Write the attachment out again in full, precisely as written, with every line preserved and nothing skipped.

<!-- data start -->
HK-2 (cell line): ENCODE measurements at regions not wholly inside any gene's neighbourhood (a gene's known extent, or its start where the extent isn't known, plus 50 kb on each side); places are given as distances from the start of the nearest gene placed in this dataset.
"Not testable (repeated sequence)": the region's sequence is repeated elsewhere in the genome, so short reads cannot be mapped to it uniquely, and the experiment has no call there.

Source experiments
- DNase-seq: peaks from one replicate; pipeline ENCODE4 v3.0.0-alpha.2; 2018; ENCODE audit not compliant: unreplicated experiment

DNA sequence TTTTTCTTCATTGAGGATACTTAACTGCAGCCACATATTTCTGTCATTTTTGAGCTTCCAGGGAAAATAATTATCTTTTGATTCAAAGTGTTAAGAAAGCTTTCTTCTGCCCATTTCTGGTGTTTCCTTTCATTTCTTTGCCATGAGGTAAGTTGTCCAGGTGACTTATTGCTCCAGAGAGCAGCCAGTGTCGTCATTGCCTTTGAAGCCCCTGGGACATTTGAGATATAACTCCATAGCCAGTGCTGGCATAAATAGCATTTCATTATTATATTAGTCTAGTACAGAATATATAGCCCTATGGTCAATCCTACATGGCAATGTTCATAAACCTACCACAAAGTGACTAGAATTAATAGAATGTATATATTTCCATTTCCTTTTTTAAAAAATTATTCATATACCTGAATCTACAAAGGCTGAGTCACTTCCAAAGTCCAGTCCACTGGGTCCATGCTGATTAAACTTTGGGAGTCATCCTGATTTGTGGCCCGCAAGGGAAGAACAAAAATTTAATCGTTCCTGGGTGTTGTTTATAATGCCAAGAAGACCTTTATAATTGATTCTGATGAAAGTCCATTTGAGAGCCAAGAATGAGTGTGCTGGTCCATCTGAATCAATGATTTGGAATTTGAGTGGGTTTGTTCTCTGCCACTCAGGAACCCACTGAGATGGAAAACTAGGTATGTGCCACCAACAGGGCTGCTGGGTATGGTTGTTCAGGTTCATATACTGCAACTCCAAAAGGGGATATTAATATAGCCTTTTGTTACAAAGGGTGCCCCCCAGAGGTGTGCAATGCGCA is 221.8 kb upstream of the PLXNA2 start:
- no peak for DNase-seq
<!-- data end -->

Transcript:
HK-2 (cell line): ENCODE measurements at regions not wholly inside any gene's neighbourhood (a gene's known extent, or its start where the extent isn't known, plus 50 kb on each side); places are given as distances from the start of the nearest gene placed in this dataset.
"Not testable (repeated sequence)": the region's sequence is repeated elsewhere in the genome, so short reads cannot be mapped to it uniquely, and the experiment has no call there.

Source experiments
- DNase-seq: peaks from one replicate; pipeline ENCODE4 v3.0.0-alpha.2; 2018; ENCODE audit not compliant: unreplicated experiment

DNA sequence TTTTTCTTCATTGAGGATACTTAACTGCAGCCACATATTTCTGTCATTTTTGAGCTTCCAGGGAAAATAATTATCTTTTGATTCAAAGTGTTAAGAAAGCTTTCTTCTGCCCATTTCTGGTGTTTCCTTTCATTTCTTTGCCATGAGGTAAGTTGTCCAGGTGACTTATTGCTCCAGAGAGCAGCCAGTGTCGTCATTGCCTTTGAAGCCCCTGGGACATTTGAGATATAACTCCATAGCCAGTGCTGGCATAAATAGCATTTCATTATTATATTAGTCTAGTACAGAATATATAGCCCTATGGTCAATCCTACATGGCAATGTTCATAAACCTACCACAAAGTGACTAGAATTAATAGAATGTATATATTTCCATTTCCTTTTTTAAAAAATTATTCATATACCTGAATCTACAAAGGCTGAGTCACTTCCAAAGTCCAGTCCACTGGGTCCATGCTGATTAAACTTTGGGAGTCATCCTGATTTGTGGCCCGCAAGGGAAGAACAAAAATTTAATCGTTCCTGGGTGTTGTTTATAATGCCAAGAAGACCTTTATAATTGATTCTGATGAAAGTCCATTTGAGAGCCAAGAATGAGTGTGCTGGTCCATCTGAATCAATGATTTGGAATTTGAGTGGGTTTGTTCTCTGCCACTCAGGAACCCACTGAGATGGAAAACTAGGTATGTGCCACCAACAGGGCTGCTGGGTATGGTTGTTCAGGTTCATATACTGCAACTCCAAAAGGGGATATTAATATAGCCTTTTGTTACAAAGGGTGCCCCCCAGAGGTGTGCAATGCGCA is 221.8 kb upstream of the PLXNA2 start:
- no peak for DNase-seq